Last season, playwright Michael Aman scored a Carbonell nomination for his new play, “Poz,” at Island City Stage in Wilton Manors. Next month, the LGBT-centric company will premiere his latest comedy, “Feeding the Bear.”
“I love Island City Stage…what they’re doing for gay theater is astounding,” said Aman. “It’s a great stage space in which to premiere a new play. A lot of theaters don’t know how to do new works.”
“Feeding the Bear” actually got its first informal reading in between performances of “Poz,” during the play’s run in 2014.
“I was thrilled when they said they wanted to do the premiere,” Aman, associate professor at The College of Westchester in White Plains, N.Y.
For this play, Aman drew from the experiences of a friend, as well as his own father’s struggles with dementia and the stress such a condition places on both the afflicted and their families.
The play’s protagonist is a gay, single teacher with body dysmorphia, a mental disorder characterized by a preoccupation with minor or imaginary physical flaws. He is also the caretaker for his once disapproving father, suffering from Alzheimer’s, the “bear” referenced in the play’s title.
Rounding out the crazy cast of characters are his divorced sister and a TV chef who appears in drag, decked out in the national costumes of the country’s cuisine she is preparing. They join him on the journey to better understand both his flaws and the feelings of his father.
The cast includes the company’s producing artistic director Andy Rogow, Niki Fridh, Kevin Reilley and Johnny Bowls. Associate artistic director Michael Leeds directs.
“Michael chooses subjects that are topical and challenging, and then delves into them with insight, humor and compassion,” explained Leeds. “Baking a cake and preparing a chicken with mole sauce on stage are just two of the challenges I’m facing in directing this play.”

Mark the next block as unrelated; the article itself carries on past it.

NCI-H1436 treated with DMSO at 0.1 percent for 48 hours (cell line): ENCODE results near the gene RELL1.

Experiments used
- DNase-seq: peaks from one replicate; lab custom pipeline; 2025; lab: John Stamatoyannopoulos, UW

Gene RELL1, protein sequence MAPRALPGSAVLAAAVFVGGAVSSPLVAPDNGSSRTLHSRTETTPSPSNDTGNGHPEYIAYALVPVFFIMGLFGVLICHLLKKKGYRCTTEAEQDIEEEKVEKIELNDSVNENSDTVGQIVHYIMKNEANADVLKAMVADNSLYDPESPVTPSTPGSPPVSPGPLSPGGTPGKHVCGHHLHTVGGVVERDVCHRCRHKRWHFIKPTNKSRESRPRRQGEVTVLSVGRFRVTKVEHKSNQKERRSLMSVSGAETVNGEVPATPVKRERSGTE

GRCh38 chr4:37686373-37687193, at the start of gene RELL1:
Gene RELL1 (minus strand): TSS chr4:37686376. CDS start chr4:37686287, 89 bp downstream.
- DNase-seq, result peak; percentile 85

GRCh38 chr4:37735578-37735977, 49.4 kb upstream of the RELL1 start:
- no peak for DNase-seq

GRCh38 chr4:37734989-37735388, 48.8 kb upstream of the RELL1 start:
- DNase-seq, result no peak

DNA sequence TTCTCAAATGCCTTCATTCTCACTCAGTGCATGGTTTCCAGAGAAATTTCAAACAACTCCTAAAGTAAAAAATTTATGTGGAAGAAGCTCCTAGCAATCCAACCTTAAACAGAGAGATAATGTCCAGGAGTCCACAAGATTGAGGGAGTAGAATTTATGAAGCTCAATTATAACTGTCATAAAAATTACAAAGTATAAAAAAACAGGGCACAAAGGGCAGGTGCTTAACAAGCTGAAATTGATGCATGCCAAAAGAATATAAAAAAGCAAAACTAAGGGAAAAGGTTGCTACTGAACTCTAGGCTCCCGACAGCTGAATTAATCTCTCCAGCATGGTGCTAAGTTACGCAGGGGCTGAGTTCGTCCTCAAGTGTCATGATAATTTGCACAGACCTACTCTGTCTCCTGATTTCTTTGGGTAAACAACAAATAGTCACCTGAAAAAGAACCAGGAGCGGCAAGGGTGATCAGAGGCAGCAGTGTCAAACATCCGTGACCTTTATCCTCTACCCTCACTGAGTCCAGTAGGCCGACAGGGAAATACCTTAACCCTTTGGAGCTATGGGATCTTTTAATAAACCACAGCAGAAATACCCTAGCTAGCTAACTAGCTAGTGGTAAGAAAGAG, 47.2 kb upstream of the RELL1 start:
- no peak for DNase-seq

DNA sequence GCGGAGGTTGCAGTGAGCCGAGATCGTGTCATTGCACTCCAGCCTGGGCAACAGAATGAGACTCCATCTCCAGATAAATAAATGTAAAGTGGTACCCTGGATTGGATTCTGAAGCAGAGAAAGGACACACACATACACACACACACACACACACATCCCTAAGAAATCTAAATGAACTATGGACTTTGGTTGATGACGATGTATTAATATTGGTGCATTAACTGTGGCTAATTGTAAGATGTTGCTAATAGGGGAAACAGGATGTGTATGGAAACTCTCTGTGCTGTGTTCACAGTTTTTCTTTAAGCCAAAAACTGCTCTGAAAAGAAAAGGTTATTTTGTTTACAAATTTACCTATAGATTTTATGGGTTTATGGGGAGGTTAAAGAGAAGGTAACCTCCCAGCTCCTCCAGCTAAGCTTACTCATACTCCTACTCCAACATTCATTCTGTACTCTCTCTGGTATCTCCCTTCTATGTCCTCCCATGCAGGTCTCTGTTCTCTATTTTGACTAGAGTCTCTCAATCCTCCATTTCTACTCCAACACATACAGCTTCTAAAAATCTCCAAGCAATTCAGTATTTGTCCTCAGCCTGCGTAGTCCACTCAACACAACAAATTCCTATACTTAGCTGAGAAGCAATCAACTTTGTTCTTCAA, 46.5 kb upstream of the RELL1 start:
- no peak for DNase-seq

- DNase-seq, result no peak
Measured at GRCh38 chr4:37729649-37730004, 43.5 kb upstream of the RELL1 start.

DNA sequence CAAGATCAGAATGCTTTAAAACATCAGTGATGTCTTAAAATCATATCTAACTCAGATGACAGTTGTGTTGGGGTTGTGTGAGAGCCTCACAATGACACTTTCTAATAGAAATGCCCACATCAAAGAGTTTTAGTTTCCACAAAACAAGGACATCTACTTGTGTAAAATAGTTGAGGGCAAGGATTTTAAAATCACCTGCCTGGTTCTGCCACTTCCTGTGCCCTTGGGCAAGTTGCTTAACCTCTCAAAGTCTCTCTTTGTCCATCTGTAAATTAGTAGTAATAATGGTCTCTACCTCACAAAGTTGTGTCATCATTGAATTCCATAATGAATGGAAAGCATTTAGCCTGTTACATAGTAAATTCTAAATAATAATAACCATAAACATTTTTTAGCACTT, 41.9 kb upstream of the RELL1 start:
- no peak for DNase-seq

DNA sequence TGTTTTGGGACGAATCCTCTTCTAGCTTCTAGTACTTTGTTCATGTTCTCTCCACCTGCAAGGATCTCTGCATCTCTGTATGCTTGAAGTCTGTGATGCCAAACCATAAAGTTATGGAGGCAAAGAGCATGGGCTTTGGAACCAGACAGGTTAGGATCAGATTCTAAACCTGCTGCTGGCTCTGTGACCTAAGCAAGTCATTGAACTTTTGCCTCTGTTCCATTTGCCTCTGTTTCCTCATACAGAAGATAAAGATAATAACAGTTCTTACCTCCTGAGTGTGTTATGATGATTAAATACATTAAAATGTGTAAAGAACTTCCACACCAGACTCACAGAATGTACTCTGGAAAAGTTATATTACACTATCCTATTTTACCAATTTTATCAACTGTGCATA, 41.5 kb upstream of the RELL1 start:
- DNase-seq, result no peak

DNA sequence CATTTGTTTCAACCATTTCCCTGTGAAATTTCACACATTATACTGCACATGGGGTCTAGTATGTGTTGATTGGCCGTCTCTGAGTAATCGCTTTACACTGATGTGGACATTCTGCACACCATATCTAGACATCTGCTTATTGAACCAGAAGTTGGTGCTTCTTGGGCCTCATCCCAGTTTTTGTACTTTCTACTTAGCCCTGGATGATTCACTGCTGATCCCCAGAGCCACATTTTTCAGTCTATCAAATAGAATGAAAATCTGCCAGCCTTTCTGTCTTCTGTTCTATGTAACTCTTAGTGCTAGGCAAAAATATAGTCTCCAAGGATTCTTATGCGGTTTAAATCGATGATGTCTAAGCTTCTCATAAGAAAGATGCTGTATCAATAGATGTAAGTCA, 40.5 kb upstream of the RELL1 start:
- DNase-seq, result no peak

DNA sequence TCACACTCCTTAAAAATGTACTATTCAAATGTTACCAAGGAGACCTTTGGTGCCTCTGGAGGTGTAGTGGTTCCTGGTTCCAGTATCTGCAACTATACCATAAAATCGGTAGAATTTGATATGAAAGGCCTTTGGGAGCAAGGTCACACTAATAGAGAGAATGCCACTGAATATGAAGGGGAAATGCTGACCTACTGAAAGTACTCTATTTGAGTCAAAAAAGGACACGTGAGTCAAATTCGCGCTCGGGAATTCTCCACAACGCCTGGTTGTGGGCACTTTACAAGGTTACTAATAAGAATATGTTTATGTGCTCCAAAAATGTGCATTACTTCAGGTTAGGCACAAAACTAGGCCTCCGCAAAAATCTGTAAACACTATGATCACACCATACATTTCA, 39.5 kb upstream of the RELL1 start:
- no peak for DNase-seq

“I write serious subjects, but I get scared of being heavy handed,” added Aman, whose last play dealt with a tuberculosis patient who considers infecting himself with HIV to qualify for free health care.
He was recently reminded of the horrors of Alzheimer’s and dementia who related a disturbing story about his father’s struggles.
“It’s probably in the writing someplace,” Aman said, recalling a visit to the family farm just a few months ago.
Aman’s father, a lifelong farmer who was forced to sell his farm to a younger brother, had to watch in horror as his barn was torn down.
“The father in the play is imagining a conversation with his wife and she’s talking about tearing down the barn. It symbolizes the horror (my dad) must have felt,” he said.
For those who have been forced to care for an aging parent or relative and other who deal with mental health issues, Aman promised, “I wanted it to be an exploration of the issues we have in our heads—our own mental issues, how we learn to accept ourselves and, in so doing, accept others.”
Island City Stage will host panel discussions after the shows on June 12 and 19 with medical professionals and organizations specializing in eldercare, Alzheimer’s and body dysmorphia.
Island City Stage presents Michael Aman’s “Feeding the Bear,” Thursdays through Saturdays at 8 p.m. and Sundays at 5 p.m. beginning June 2. Tickets are $35 at IslandCityStage.org.